Stouthearted shoppers pay bottom dollar at Boston basement store

By , Staff writer of The Christian Science Monitor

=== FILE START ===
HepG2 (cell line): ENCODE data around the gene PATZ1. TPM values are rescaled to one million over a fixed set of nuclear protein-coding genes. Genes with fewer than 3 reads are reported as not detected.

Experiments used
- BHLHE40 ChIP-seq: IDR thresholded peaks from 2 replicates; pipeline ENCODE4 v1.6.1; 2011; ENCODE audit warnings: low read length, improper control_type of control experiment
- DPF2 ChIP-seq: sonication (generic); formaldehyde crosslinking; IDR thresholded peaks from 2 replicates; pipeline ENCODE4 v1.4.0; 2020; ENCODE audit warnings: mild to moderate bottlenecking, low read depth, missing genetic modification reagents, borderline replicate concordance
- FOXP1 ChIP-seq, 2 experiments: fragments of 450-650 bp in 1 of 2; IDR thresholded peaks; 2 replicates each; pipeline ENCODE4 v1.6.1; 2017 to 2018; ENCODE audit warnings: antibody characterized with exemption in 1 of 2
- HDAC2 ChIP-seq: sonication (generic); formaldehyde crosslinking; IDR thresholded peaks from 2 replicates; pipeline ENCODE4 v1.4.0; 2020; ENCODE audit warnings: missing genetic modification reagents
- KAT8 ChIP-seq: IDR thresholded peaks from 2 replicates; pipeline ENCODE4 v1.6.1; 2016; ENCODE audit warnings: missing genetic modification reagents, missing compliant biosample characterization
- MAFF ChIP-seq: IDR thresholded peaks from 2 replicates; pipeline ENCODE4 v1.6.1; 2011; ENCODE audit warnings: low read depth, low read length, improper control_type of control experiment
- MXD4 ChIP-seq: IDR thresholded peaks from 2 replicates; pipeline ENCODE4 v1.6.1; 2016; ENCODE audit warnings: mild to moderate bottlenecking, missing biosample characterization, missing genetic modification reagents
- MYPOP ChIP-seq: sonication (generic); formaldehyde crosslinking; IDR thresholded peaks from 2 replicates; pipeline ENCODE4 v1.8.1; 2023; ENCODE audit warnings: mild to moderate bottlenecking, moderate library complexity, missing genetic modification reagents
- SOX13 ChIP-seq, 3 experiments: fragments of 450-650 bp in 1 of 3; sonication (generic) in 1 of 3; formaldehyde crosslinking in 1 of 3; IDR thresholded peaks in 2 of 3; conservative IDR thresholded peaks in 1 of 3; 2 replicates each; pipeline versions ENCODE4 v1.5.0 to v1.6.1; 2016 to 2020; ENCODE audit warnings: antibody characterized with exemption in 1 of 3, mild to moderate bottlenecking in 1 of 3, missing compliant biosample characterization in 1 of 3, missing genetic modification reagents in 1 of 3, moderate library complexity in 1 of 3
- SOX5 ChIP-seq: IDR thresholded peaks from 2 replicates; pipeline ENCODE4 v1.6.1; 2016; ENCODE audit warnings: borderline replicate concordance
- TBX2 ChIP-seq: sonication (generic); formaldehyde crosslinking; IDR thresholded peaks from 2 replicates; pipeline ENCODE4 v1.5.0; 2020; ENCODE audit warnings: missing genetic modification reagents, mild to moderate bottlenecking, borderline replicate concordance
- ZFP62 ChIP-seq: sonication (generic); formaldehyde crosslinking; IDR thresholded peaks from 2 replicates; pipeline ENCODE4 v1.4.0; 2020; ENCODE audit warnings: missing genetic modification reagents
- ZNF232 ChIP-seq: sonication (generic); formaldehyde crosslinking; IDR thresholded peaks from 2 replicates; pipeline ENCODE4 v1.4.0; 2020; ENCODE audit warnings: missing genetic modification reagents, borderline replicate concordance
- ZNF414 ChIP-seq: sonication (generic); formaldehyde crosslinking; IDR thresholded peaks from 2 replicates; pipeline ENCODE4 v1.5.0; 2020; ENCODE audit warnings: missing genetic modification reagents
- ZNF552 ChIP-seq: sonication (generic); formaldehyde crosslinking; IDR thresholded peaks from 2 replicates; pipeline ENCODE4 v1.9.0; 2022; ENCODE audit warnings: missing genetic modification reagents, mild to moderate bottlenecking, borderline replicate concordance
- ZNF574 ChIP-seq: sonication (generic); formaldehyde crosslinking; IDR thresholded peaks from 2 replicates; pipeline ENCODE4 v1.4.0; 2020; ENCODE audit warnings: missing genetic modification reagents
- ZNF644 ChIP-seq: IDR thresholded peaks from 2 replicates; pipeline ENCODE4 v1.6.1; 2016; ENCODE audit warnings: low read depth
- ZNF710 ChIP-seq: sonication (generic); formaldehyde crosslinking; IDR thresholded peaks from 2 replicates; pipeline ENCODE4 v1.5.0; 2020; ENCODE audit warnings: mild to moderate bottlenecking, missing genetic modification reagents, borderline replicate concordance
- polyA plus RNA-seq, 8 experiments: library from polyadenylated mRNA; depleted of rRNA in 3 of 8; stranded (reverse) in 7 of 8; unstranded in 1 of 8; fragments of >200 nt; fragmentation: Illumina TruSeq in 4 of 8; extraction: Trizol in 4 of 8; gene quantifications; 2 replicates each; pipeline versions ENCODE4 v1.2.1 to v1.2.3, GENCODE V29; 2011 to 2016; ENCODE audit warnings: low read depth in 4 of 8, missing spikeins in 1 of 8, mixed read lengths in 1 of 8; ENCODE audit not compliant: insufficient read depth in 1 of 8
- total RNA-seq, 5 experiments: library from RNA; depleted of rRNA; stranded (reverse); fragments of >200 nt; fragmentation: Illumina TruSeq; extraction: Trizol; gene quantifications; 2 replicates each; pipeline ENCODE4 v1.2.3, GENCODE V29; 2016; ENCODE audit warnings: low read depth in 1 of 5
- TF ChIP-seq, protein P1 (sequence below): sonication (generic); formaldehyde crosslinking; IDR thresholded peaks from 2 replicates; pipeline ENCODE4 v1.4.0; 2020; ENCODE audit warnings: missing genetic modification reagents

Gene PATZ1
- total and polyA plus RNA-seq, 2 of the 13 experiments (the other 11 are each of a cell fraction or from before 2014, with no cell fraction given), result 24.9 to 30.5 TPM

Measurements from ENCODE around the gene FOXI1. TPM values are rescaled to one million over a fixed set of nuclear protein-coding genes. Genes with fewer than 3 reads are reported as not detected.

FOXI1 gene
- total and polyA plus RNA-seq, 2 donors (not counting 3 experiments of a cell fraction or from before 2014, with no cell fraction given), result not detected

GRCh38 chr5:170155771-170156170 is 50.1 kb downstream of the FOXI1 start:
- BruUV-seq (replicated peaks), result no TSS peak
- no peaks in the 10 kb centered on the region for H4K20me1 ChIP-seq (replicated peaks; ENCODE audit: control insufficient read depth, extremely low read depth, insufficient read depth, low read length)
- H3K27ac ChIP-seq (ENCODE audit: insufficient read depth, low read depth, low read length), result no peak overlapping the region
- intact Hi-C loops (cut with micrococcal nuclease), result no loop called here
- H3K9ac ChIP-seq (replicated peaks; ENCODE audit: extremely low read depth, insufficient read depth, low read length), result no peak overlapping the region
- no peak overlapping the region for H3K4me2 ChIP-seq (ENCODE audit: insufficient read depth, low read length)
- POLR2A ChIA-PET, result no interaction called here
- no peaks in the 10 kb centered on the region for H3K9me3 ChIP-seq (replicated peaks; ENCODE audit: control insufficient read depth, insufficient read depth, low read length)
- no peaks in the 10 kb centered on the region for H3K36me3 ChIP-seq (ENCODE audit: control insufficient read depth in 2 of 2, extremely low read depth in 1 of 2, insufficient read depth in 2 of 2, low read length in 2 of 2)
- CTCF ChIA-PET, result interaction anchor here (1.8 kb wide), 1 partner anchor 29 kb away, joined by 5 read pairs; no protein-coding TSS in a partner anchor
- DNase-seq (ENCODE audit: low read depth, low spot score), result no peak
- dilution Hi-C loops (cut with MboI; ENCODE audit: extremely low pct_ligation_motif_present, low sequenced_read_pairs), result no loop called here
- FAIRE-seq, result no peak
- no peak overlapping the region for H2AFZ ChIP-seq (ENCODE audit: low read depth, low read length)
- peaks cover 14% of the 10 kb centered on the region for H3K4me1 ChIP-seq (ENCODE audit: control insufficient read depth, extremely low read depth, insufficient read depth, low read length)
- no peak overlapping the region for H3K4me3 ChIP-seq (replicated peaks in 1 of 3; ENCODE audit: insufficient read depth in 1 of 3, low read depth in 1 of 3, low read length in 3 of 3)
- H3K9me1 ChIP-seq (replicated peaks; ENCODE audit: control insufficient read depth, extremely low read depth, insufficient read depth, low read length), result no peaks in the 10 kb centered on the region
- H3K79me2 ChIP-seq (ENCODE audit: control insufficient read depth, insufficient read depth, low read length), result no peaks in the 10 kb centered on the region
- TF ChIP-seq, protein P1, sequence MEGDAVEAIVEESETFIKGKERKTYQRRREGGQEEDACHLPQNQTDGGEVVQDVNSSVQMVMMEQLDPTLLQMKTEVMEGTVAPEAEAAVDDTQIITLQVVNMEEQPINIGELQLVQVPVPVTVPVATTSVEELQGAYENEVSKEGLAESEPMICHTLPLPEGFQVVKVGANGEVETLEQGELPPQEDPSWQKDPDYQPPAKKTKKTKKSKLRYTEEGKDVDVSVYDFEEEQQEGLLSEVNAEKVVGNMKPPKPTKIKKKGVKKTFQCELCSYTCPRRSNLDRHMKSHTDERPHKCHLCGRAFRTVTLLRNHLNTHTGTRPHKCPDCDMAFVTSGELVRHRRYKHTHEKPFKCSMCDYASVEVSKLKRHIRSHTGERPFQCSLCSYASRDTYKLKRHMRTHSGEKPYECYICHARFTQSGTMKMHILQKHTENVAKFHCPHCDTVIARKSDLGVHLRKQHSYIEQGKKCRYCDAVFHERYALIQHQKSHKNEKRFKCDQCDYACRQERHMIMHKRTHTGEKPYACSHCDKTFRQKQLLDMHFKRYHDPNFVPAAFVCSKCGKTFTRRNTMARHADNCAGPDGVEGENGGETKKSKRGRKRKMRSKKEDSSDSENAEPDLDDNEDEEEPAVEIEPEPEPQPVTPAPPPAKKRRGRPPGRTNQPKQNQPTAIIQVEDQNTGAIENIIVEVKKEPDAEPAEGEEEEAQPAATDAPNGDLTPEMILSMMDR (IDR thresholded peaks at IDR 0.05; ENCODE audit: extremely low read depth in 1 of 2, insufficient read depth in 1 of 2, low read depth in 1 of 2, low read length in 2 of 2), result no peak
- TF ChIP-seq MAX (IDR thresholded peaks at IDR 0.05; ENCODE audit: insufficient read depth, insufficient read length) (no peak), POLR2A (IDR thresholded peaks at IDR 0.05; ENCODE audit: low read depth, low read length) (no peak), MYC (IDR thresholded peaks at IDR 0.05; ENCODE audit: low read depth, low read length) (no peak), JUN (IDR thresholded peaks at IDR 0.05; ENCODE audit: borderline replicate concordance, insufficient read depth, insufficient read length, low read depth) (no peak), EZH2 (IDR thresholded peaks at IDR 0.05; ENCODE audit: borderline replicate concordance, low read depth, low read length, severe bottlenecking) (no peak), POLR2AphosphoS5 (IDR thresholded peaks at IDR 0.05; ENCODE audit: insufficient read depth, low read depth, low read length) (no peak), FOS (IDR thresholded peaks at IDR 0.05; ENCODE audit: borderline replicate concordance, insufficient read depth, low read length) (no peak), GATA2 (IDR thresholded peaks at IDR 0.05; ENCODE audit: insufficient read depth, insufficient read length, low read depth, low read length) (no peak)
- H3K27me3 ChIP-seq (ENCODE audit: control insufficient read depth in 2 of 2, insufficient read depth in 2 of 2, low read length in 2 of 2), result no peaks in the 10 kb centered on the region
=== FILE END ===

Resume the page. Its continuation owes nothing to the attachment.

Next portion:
Famous-Maker Animal Slippers - $10.99,'' reads the orange cardboard sign. It is tacked to a wooden stick and stuck in a bin of what are indeed famous-maker animal slippers at $10.99 - and are being pawed over by curious would-be buyers.You know right off that this is not Saks Fifth Avenue. There is no bouncy carpeting underneath. No hushed ''May I help you?'' from tastefully dressed sales personnel. No clever display of Italian silk sport jackets gently spotlighted from above like fine art objects. Instead, there is linoleum underfoot, fluorescent lights overhead, and a wealth of humanity at your elbow.Is this any way to shop?You bet it is, say the customers of Filene's Basement, the oldest and best-known bargain-basement store in the country. And they've got the numbers to prove it - not the least of which is the 75th anniversary which ''the basement,'' as the locals call it, has just celebrated, cake and all.Filling the bottom two floors of Filene's department store in the heart of Boston, the basement offers top-quality goods at discount prices. However rough and tumble, the basement is, in fact, a miniature department store.There are no dressing rooms. Clothing hangs on metal racks or is stuffed into wooden bins. But everything from children's clothes to wedding dresses to luggage is for sale from 30 to 70 percent off, with more markdowns at future dates indicated on the price tags in what Filene's calls its ''automatic markdown system.'' After 30 days, all unsold items are donated to charity. One of the recipients, Goodwill Industries, even named the basement ''Contributor of the Year'' in 1982 because of its largess.With that retailing philosophy - and with merchandise that embraces Schiaparelli gowns, Stanley Blacker blazers, and L. L. Bean loafers - the store has become an institution in a city whose Spartan sartorial standards run more to button-down shirts and aging tweed blazers. ''It's a treasure-hunt atmosphere,'' says Filene's Basement vice-president Melvin Johan. ''It's a very exciting shopping experience - and that excitement is created by the traffic.''That ''traffic,'' coupled with a lack of traditional department-store amenities, has caused Boston shoppers to fall into two camps: those who insist they ''wouldn't shop anywhere else'' and those who just as staunchly maintain they ''never shop the basement.''It is admittedly not the spot for the fainthearted. But store officials insist that their customers are ''sophisticated'' and that they know value when they see it.The Boston store's reputation, Mr. Johan says, ''is based on the fact that customers truly find value bargains every time they come into our store.''While some observers charge that the basement isn't what it used to be - with the new suburban stores and competitors cutting into the business - the mystique of the original basement store somehow survives. ''We see people come up from New York just to shop the basement,'' a tourist official says.And stories are rampant. Including the one about two customers who tore a cashmere sweater in half. And the woman who draped her own dress over a rack while trying on clothes - and watched another shopper try to buy it. And the time in the '50s when the Boston Red Sox arrived en masse at the store to buy raincoats.Whatever the allure, retailers and market researchers confirm that Filene's Basement represents that part of the retail industry growing most rapidly. Analysts suggest that already the phenomenon referred to within the industry as ''off pricing'' has captured 6 percent of the American apparel market - a figure that many expect to double by 1990.It is apparently the recipe for success. Originating in the early 20th century as the unique brainchild of the Filene brothers, the merchandising concept of reducing prices at regular intervals took 10 years to turn a profit. Since then, growth has been consistent. Branch stores have sprung up - 11 so far in suburban Boston and New York locations, with three more on the way - and the downtown store has continued to increase sales.Company officials won't disclose how much the football-field-size operation in downtown Boston grosses during the year, but operations manager Andy Psilopoulos says that ''at least a thousand people are on the floor at any one time.'' Retail analysts and marketers talk less guardedly. They say lean economic times for retailers - 1982 was one of the worst years in recent memory - have fostered changes within the industry, most notably the growth of the off-pricing strategy that Filene's Basement pioneered 75 years ago. ''Since the mid-1970s, the discount and off-price stores have grown tremendously,'' says Leonard Barry, director for the Center of Retail Studies at Texas A&M University. ''The high inflation of yesterday and the high unemployment today, coupled with continued high interest rates, have caused millions of consumers to become avid get-my-money's-worth shoppers. And off-pricing stores cater to that.''Such stores generally discount the cost of the items they sell by up to 70 percent. They can offer the low prices because they buy the merchandise - usually manufacturers' overruns, end-of-season surpluses, and seconds - at below-normal wholesale prices. ''Even though the price the customer pays is extremely low, the off-price store is generally grossing as much as a regular store because their markup is roughly the same,'' says one retail expert.Such retailing has been a boon to apparel manufacturers, who often create deliberate factory overruns, knowing that an off-price store will snap up extra merchandise - often for cash.But many fashion designers and regular department-store officials are less pleased with the trend. Many feel it is cutting into the regular retailing business. ''It's causing a lot of concern on the part of traditional stores,'' says Kurt Barnard, executive director of the Federation of Apparel Manufacturers. ''They're losing a lot of business to the off-pricers.''Some traditional stores are fighting to keep their exclusivity by emphasizing in-store brand names - or by cutting their own sale prices. Still others say that it is easier to join the phenomenon than to fight it. For instance, Associated Dry Goods, owner of Lord & Taylor stores, recently purchased Loehmann's, a highly successful chain of 64 off-price stores.Is Filene's Basement thinking of going nationwide?''We'll never discount an opportunity,'' Mr. Johan insists wryly.